Audi Unveils New Autonomous Concept At CES, Promises Production Model in 2020 Exterior
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Demonstrations of the Audi Q7 piloted driving concept vehicle are available to media in the Gold Lot, adjacent to the North Hall of the Las Vegas Convention Center, throughout CES. The vehicle relies on its trained AI neural networks to recognize and understand its environment, then drive safely around the track without any computer programming. With no driver behind the wheel, it performs several laps on a closed course, where the configuration of the track will be modified in the middle of the demonstration. The course features a variety of road surfaces including areas with and without lane markings, dirt and grass, as well as a simulated construction zone with cones and dynamic detour indicators.

Audi will expand testing of highly automated, artificial intelligence-equipped vehicles on public roads in California and select states next year. As it has throughout its research of automated vehicle opportunities, Audi will maintain a spirit of transparency with state and federal regulators in the U.S. as it conduct its artificial intelligence testing and eventual vehicle system deployment to the public.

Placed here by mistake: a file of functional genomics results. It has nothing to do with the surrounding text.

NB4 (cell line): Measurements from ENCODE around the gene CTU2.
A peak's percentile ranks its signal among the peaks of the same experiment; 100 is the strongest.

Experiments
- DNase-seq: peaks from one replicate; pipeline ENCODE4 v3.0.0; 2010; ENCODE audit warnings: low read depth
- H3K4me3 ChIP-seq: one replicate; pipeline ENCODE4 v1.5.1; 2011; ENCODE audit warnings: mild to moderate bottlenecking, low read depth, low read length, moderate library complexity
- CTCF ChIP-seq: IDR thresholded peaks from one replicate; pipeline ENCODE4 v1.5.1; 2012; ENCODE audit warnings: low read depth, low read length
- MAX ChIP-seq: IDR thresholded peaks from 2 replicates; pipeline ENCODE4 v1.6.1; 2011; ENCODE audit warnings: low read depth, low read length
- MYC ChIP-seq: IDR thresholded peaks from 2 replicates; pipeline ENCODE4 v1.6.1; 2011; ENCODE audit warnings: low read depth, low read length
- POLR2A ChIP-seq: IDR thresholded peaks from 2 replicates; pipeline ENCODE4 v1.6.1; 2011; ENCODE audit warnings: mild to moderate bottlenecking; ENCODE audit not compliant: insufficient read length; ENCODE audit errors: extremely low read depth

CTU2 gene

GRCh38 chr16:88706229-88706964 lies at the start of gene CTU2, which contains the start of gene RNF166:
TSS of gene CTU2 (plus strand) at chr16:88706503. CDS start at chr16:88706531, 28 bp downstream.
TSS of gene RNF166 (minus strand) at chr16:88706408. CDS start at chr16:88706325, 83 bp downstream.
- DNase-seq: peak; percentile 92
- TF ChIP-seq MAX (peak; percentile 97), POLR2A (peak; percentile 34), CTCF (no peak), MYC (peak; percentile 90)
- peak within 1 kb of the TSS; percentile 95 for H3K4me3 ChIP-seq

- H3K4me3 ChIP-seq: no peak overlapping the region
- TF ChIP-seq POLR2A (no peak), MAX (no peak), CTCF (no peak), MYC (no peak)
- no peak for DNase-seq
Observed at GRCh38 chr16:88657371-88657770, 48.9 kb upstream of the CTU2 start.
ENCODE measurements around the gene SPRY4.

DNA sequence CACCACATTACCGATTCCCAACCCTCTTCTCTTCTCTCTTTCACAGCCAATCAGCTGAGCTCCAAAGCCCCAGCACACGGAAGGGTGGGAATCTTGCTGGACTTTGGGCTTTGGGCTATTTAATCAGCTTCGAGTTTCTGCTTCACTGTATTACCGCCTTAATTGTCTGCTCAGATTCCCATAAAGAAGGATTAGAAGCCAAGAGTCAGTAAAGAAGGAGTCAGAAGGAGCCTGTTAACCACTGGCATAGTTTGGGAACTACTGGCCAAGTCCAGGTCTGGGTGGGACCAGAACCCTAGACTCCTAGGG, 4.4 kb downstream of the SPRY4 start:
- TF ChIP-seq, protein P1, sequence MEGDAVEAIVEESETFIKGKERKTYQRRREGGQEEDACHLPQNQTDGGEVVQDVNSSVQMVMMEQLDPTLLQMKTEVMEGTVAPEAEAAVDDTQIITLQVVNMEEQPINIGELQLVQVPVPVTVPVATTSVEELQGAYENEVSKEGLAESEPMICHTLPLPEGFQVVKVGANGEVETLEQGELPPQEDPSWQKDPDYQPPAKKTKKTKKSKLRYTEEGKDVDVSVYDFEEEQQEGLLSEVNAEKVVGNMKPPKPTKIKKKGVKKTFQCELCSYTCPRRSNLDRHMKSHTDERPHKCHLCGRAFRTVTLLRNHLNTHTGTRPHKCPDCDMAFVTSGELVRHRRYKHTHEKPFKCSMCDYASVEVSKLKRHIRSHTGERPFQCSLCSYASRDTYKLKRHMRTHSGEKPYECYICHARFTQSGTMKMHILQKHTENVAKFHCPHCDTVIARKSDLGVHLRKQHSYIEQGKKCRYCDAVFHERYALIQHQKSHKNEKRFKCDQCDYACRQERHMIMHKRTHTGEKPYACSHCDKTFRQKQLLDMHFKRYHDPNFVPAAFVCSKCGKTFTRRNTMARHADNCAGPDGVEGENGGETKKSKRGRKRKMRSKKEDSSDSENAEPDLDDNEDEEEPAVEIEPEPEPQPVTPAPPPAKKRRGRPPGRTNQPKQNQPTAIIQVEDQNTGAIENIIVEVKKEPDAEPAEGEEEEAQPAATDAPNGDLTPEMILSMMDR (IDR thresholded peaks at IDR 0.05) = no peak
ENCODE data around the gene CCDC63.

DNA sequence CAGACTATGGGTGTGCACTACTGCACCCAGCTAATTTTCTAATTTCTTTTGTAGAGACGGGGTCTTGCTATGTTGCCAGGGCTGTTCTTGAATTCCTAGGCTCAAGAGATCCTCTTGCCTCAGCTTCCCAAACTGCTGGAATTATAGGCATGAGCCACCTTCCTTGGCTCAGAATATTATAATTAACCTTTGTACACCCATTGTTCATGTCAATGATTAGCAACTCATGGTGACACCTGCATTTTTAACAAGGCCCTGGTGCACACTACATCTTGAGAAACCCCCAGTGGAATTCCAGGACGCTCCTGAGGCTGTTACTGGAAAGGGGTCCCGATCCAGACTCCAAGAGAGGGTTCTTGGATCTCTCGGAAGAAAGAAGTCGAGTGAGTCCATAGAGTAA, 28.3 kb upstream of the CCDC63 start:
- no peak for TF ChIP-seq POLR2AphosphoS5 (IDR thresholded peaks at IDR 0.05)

Audi Unveils New Autonomous Concept At CES, Promises Production Model in 2020 Exterior
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In parallel to delivering artificial intelligence solutions for complex urban driving, Audi brings to market this year the world’s first vehicle to meet the standards of Level 3 automation as defined by SAE International. The next generation Audi A8 will feature Traffic Jam Pilot, which uses a central driver assistance controller, or zFAS, with NVIDIA hardware and software. This system will give drivers the option to turn over steering, throttle, and braking functionality to the vehicle at speeds of up to 35 mph when certain conditions are met, aiding Audi drivers during their often stressful freeway commutes.

Audi has been at the forefront of automated driving since 2005 when its engineers with Stanford University won the DARPA Grand Challenge. In 2010 Audi and Stanford piloted a self-driving TTS up Pikes Peak with no human inside, completing the 12.42-mile mountain course in just 27 minutes. To kick-off CES 2015, Audi, accompanied by journalists, achieved a 566-mile test drive in an autonomous A7 named Jack, traveling from Palo Alto, California to Las Vegas with more than 500 of those miles hands-free at full highway speeds.